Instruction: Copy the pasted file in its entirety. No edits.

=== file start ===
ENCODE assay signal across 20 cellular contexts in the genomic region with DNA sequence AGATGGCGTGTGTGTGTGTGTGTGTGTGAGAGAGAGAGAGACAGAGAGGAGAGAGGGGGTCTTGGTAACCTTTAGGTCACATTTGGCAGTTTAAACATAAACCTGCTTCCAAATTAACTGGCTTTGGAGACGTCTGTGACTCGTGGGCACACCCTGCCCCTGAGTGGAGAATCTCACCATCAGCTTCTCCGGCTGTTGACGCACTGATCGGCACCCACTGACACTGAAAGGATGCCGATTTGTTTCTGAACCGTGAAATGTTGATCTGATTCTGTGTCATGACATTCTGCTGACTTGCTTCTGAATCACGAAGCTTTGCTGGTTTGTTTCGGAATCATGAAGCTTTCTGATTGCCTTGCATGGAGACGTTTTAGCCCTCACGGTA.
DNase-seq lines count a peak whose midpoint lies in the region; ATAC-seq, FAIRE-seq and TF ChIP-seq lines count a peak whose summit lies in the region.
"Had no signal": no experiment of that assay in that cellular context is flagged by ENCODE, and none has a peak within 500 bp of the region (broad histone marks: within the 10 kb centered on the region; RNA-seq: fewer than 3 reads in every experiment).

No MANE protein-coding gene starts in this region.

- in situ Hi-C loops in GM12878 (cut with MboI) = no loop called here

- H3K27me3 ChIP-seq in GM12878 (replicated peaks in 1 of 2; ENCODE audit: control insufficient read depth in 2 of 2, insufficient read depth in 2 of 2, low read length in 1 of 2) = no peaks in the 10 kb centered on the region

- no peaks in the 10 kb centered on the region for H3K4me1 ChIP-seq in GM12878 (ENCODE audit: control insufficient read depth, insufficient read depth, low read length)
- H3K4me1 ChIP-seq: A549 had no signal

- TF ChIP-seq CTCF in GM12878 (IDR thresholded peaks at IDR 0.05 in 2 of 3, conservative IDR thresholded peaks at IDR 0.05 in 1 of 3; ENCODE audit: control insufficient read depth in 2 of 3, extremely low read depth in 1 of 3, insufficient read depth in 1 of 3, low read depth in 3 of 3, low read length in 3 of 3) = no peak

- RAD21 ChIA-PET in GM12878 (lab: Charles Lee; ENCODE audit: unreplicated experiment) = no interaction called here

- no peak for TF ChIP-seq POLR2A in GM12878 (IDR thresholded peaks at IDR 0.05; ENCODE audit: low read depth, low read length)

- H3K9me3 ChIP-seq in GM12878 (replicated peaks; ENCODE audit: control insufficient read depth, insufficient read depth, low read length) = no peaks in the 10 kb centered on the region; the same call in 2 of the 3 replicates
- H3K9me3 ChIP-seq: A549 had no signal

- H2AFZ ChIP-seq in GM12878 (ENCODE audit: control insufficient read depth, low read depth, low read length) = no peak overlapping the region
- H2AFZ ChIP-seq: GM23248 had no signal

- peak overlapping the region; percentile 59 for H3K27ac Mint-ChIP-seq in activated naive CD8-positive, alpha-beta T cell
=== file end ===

ENCODE assay signal across 20 cellular contexts in the genomic region with DNA sequence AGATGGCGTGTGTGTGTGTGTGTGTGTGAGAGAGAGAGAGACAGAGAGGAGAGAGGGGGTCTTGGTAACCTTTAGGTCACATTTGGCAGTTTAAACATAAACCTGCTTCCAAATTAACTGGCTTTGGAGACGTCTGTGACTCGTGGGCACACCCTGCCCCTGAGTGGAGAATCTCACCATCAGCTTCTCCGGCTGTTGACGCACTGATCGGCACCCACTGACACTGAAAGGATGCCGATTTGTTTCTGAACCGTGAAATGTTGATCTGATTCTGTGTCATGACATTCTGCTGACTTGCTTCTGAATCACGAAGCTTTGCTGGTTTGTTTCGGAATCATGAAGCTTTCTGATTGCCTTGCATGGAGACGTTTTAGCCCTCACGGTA.
DNase-seq lines count a peak whose midpoint lies in the region; ATAC-seq, FAIRE-seq and TF ChIP-seq lines count a peak whose summit lies in the region.
"Had no signal": no experiment of that assay in that cellular context is flagged by ENCODE, and none has a peak within 500 bp of the region (broad histone marks: within the 10 kb centered on the region; RNA-seq: fewer than 3 reads in every experiment).

No MANE protein-coding gene starts in this region.

- in situ Hi-C loops in GM12878 (cut with MboI) = no loop called here

- H3K27me3 ChIP-seq in GM12878 (replicated peaks in 1 of 2; ENCODE audit: control insufficient read depth in 2 of 2, insufficient read depth in 2 of 2, low read length in 1 of 2) = no peaks in the 10 kb centered on the region

- no peaks in the 10 kb centered on the region for H3K4me1 ChIP-seq in GM12878 (ENCODE audit: control insufficient read depth, insufficient read depth, low read length)
- H3K4me1 ChIP-seq: A549 had no signal

- TF ChIP-seq CTCF in GM12878 (IDR thresholded peaks at IDR 0.05 in 2 of 3, conservative IDR thresholded peaks at IDR 0.05 in 1 of 3; ENCODE audit: control insufficient read depth in 2 of 3, extremely low read depth in 1 of 3, insufficient read depth in 1 of 3, low read depth in 3 of 3, low read length in 3 of 3) = no peak

- RAD21 ChIA-PET in GM12878 (lab: Charles Lee; ENCODE audit: unreplicated experiment) = no interaction called here

- no peak for TF ChIP-seq POLR2A in GM12878 (IDR thresholded peaks at IDR 0.05; ENCODE audit: low read depth, low read length)

- H3K9me3 ChIP-seq in GM12878 (replicated peaks; ENCODE audit: control insufficient read depth, insufficient read depth, low read length) = no peaks in the 10 kb centered on the region; the same call in 2 of the 3 replicates
- H3K9me3 ChIP-seq: A549 had no signal

- H2AFZ ChIP-seq in GM12878 (ENCODE audit: control insufficient read depth, low read depth, low read length) = no peak overlapping the region
- H2AFZ ChIP-seq: GM23248 had no signal

- peak overlapping the region; percentile 59 for H3K27ac Mint-ChIP-seq in activated naive CD8-positive, alpha-beta T cell